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Bin Laden Spotted by Indian Air Force
Osama Bin Laden was actually spotted in the flesh just a few days ago - according to counter terror sources with the DEBKAfile. Between October 17 and October 19, an Indian air force reconnaissance plane picked him up in the Tibet-Laddakh region close to the North-Eastern corner of Pakistan bordering India and China.
Additional surveillance aircraft were called in and identified the al Qaeda leader on the move with a 10-vehicle convoy of black Japanese minivans. Four of the vehicles turned up again on Friday, October 22 heading east towards the Chinese border. Debkafile sources maintain that the rumored sightings of bin Laden on the Lingzi Thang Plain on the Tibetan border in June may have been true then, but are now outdated. In any case, he was not at the time in Pakistani Waziristan or the Afghan-Pakistani border as was suspected.

The agents hunting the al Qaeda leader are working on the premise that he has decided to wait out the winter months in one of two regions: Hunza province in the Northern Frontier tip of Indian Kashmir or Little Pamir, where fanatical Tajik tribes have never allowed any Kabul government - whether Taliban or led by Karzai - to secure a foothold. Little Pamir is wedged between Tajikistan where Russian special forces taking part in the bin Laden dragnet are deployed and China.

Before launching the Sept.11 attacks, bin Laden and his deputy Ayman Zawahiri, prepared snug havens in the caverns that riddle the towering 5,000-8,000 mountain peaks.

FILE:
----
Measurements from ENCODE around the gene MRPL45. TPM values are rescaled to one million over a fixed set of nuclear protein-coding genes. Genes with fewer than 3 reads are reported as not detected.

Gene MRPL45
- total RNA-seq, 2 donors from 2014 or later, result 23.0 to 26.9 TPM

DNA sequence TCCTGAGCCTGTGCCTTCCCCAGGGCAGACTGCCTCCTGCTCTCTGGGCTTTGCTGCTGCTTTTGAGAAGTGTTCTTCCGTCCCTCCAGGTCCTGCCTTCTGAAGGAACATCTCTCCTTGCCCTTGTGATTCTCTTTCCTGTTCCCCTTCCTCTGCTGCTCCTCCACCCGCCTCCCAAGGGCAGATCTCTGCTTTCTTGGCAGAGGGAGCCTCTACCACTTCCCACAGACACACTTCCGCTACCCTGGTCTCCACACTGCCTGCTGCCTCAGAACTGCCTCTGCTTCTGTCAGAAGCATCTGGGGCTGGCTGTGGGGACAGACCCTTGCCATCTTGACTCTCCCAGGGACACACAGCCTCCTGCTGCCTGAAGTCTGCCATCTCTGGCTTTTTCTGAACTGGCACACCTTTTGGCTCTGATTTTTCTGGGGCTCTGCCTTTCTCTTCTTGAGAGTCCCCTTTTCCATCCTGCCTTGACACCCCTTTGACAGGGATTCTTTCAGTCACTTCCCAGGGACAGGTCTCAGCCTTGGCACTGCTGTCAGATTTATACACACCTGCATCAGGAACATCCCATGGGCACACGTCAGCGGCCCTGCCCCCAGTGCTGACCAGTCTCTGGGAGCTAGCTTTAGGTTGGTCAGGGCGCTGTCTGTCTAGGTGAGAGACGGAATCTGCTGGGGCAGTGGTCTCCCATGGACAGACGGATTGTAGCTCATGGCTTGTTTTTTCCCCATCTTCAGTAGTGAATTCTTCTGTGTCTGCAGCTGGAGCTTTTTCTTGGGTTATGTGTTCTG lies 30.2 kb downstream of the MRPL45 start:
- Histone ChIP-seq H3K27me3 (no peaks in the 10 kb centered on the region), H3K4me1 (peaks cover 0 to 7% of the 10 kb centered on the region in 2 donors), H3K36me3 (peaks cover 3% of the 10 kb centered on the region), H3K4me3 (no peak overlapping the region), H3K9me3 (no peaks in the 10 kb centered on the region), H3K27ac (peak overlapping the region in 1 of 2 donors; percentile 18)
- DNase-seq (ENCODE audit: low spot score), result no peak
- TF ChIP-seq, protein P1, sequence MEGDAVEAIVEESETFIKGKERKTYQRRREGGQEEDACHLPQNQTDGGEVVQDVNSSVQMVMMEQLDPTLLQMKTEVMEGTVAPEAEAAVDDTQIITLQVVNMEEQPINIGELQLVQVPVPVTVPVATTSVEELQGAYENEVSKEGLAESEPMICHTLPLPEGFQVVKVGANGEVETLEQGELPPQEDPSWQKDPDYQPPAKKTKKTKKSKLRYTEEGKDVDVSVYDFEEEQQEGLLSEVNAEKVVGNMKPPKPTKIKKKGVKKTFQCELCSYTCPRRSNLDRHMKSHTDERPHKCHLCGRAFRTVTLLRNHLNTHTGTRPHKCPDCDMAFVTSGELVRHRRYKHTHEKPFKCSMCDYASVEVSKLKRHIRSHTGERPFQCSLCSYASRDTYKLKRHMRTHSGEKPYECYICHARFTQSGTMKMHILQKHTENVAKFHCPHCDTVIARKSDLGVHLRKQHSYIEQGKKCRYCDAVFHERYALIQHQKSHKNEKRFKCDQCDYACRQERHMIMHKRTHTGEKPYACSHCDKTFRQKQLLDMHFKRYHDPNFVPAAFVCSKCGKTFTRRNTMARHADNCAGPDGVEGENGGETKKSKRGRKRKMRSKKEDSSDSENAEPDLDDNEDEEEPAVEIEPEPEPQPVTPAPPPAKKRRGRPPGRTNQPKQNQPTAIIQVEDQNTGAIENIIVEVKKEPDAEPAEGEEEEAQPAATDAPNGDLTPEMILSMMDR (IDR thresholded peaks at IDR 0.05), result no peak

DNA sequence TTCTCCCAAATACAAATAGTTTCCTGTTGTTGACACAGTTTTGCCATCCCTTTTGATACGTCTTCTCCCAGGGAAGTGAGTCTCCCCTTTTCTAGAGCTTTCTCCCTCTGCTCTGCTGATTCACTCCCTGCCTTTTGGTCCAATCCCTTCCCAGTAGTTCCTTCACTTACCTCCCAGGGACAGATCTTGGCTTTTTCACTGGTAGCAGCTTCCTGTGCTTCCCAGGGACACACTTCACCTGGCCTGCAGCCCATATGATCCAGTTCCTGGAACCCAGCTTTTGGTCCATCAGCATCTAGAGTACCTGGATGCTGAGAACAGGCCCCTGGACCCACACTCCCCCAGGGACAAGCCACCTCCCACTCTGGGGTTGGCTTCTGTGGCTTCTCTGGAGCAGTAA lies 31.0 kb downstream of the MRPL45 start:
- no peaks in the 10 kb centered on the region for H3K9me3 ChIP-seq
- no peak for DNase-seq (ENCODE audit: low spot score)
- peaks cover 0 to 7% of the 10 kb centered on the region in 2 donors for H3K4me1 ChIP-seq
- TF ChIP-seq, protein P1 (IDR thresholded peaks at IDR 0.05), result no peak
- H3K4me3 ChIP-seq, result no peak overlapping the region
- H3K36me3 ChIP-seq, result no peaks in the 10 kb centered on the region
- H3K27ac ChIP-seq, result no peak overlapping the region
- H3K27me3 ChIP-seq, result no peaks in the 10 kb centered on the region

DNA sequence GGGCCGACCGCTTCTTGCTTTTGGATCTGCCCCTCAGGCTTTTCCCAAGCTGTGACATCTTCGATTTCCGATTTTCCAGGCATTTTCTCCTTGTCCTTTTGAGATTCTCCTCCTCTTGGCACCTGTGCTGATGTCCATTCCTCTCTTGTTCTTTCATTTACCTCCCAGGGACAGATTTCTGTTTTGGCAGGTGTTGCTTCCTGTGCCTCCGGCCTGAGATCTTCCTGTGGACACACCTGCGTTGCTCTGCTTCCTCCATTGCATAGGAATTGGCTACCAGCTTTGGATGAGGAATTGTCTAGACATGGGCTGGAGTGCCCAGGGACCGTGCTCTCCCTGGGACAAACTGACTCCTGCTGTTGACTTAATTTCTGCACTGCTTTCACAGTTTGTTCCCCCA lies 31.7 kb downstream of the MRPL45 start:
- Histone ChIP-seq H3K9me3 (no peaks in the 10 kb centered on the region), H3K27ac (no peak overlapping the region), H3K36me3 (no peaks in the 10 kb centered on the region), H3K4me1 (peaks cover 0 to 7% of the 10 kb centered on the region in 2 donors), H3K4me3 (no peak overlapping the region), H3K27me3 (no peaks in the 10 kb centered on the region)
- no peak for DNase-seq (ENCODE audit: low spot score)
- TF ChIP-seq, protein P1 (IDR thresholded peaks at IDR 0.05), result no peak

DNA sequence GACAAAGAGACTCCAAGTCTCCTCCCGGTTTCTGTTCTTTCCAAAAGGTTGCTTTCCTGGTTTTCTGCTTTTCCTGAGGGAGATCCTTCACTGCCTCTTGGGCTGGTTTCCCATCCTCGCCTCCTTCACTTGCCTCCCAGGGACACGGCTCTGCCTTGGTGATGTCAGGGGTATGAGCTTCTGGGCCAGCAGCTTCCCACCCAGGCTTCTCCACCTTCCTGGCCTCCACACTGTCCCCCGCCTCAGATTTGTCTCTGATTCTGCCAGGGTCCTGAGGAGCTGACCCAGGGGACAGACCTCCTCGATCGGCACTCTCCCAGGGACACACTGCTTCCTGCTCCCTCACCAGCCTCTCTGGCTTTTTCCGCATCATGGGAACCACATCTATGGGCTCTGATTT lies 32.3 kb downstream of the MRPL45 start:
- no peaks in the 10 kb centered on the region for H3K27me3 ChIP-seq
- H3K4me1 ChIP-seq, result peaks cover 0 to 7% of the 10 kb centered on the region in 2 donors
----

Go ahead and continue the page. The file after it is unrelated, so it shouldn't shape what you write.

In the 1970s, the Russians converted the Little Pamir cave warren into subterranean silos for nuclear missiles pointing towards China. But even the Russians found the cold and harsh conditions unendurable and by the mid-1980s the bases were abandoned.

Nothing on Osama bin Laden's new tape released Friday, October 29, 2004 gave away information on the his whereabouts. Even though it was dropped in Islamabad a few hours prior at the gate of Al Jazeera’s Pakistan bureau chief, Pakistan was quick to deny the fugitive was hiding in that country. “He cannot be in the tribal areas because of the presence of so many troops,” said interior minister Aftab Khan Sherpao. In Afghanistan, the US military suggested he was somewhere near the Afghan-Pakistani border.

All the intelligence agencies involved in the hunt for the elusive bin Laden - American, Indian, Pakistani and Russian – are reported by DEBKAfile’s counter-terror sources to have narrowed down his hiding places fairly closely. They are convinced that, after he gave orders for the tape’s release, he headed out to his winter hideout in the Himalayas or Little Pamir and will stay there until the spring thaw.

This is not the first time al Qaeda interfered in a Western election. On March 11, 2004, al Qaeda operatives carried out a series of bombings on Madrid trains that left 200 dead shortly before the vote.

On Sunday, October 24, a senior FBI agent, briefed first in Pakistan, flew from Islamabad to New Delhi to meet Indian security bosses and examine the aerial shots of the bin Laden convoy.

Debkafile intelligence sources report that, after the American agent studied the data and questioned the Indian intelligence officers who saw the terrorist chief leave his minivan several times, he relayed Washington’s request for the Indian government to put its security forces in the North Western region on red alert and round up troops for combing operations in the region before the snowfall.

New Delhi complied the next day and also stepped up its vigilance on the Kagil-Leh Highway and along the Tibetan border.

But before bin Laden disappeared in his mountain fastness, he not only had the videotape posted to al Jazeera, but left with his men precise instructions defining the political circumstances and timing for the next al Qaeda terrorist attack in the United States.



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Posted by Jehangir Unwalla @ 11:39 AM

 

 
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